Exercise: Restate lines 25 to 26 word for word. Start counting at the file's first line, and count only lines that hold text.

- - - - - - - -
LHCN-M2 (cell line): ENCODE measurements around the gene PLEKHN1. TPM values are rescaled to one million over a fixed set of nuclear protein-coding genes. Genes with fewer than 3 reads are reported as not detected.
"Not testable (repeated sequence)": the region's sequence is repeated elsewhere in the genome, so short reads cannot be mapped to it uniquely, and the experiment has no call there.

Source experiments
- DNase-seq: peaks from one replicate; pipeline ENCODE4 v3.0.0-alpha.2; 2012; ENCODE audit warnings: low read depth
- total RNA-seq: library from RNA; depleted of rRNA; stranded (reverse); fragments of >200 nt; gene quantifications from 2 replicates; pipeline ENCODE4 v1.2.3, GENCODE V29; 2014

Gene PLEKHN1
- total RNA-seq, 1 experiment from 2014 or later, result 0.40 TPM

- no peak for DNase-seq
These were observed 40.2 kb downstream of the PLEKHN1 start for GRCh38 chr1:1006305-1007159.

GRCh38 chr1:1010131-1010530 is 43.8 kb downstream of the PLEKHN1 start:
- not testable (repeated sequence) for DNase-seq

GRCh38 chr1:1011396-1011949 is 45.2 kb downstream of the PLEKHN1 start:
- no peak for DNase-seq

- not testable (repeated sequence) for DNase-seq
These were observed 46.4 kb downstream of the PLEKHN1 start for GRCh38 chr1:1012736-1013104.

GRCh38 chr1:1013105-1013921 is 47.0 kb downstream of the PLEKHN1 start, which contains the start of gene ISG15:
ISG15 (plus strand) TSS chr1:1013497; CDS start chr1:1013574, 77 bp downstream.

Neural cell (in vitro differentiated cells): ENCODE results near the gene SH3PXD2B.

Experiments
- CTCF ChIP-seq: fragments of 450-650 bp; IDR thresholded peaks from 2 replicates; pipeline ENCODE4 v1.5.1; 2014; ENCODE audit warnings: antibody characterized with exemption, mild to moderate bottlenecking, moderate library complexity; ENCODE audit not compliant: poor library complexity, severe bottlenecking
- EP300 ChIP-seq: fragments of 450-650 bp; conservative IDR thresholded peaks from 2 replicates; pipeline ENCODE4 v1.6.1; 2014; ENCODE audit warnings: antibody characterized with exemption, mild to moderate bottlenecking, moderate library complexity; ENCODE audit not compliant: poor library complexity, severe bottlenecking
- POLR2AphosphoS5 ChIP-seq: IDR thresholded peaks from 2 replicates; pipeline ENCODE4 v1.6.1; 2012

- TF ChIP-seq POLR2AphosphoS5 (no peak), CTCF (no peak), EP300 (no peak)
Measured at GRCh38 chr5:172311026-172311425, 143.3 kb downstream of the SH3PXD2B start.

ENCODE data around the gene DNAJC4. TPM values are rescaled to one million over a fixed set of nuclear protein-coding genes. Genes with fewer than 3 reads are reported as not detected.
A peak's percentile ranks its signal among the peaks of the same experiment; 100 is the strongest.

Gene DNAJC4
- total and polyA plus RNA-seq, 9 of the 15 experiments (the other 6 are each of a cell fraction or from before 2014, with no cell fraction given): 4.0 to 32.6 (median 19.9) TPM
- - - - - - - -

ENCODE data around the gene DNAJC4. TPM values are rescaled to one million over a fixed set of nuclear protein-coding genes. Genes with fewer than 3 reads are reported as not detected.
A peak's percentile ranks its signal among the peaks of the same experiment; 100 is the strongest.